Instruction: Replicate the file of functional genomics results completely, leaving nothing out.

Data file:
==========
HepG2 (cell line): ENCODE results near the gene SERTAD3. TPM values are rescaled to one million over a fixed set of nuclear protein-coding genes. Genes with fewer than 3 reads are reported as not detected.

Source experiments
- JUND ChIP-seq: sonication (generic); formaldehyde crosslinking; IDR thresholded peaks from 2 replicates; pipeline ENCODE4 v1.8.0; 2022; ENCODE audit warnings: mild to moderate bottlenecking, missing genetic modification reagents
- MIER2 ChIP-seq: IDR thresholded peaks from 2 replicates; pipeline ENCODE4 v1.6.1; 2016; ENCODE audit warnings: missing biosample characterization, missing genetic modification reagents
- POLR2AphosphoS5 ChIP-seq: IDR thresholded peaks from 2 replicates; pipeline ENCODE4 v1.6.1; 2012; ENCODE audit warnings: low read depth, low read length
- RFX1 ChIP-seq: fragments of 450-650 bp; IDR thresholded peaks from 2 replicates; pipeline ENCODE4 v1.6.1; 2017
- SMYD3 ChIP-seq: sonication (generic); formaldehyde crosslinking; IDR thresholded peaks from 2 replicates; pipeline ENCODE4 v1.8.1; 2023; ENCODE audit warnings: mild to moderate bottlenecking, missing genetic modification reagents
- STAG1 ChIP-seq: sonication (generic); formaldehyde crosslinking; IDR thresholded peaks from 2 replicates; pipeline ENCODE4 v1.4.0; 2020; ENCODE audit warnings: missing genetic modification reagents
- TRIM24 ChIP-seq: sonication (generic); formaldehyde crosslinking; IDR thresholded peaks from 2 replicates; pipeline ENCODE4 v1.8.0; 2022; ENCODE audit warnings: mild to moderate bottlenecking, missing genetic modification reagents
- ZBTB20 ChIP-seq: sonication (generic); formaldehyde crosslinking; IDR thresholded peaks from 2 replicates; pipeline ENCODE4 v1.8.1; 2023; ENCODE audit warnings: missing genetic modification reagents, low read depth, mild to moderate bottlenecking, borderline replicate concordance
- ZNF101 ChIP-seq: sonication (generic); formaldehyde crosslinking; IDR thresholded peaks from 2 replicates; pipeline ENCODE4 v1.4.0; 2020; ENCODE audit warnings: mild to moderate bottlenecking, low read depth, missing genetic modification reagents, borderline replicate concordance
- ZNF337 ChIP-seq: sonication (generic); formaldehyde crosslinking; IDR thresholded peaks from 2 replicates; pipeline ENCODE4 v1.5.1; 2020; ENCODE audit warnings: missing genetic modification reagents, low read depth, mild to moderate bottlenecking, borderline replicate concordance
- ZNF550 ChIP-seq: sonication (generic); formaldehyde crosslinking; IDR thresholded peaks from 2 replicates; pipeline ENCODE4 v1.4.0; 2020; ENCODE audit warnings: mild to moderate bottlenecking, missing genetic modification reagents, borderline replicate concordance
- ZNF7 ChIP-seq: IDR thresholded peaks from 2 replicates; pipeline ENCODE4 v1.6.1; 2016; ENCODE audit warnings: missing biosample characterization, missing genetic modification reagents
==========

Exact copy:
HepG2 (cell line): ENCODE results near the gene SERTAD3. TPM values are rescaled to one million over a fixed set of nuclear protein-coding genes. Genes with fewer than 3 reads are reported as not detected.

Source experiments
- JUND ChIP-seq: sonication (generic); formaldehyde crosslinking; IDR thresholded peaks from 2 replicates; pipeline ENCODE4 v1.8.0; 2022; ENCODE audit warnings: mild to moderate bottlenecking, missing genetic modification reagents
- MIER2 ChIP-seq: IDR thresholded peaks from 2 replicates; pipeline ENCODE4 v1.6.1; 2016; ENCODE audit warnings: missing biosample characterization, missing genetic modification reagents
- POLR2AphosphoS5 ChIP-seq: IDR thresholded peaks from 2 replicates; pipeline ENCODE4 v1.6.1; 2012; ENCODE audit warnings: low read depth, low read length
- RFX1 ChIP-seq: fragments of 450-650 bp; IDR thresholded peaks from 2 replicates; pipeline ENCODE4 v1.6.1; 2017
- SMYD3 ChIP-seq: sonication (generic); formaldehyde crosslinking; IDR thresholded peaks from 2 replicates; pipeline ENCODE4 v1.8.1; 2023; ENCODE audit warnings: mild to moderate bottlenecking, missing genetic modification reagents
- STAG1 ChIP-seq: sonication (generic); formaldehyde crosslinking; IDR thresholded peaks from 2 replicates; pipeline ENCODE4 v1.4.0; 2020; ENCODE audit warnings: missing genetic modification reagents
- TRIM24 ChIP-seq: sonication (generic); formaldehyde crosslinking; IDR thresholded peaks from 2 replicates; pipeline ENCODE4 v1.8.0; 2022; ENCODE audit warnings: mild to moderate bottlenecking, missing genetic modification reagents
- ZBTB20 ChIP-seq: sonication (generic); formaldehyde crosslinking; IDR thresholded peaks from 2 replicates; pipeline ENCODE4 v1.8.1; 2023; ENCODE audit warnings: missing genetic modification reagents, low read depth, mild to moderate bottlenecking, borderline replicate concordance
- ZNF101 ChIP-seq: sonication (generic); formaldehyde crosslinking; IDR thresholded peaks from 2 replicates; pipeline ENCODE4 v1.4.0; 2020; ENCODE audit warnings: mild to moderate bottlenecking, low read depth, missing genetic modification reagents, borderline replicate concordance
- ZNF337 ChIP-seq: sonication (generic); formaldehyde crosslinking; IDR thresholded peaks from 2 replicates; pipeline ENCODE4 v1.5.1; 2020; ENCODE audit warnings: missing genetic modification reagents, low read depth, mild to moderate bottlenecking, borderline replicate concordance
- ZNF550 ChIP-seq: sonication (generic); formaldehyde crosslinking; IDR thresholded peaks from 2 replicates; pipeline ENCODE4 v1.4.0; 2020; ENCODE audit warnings: mild to moderate bottlenecking, missing genetic modification reagents, borderline replicate concordance
- ZNF7 ChIP-seq: IDR thresholded peaks from 2 replicates; pipeline ENCODE4 v1.6.1; 2016; ENCODE audit warnings: missing biosample characterization, missing genetic modification reagents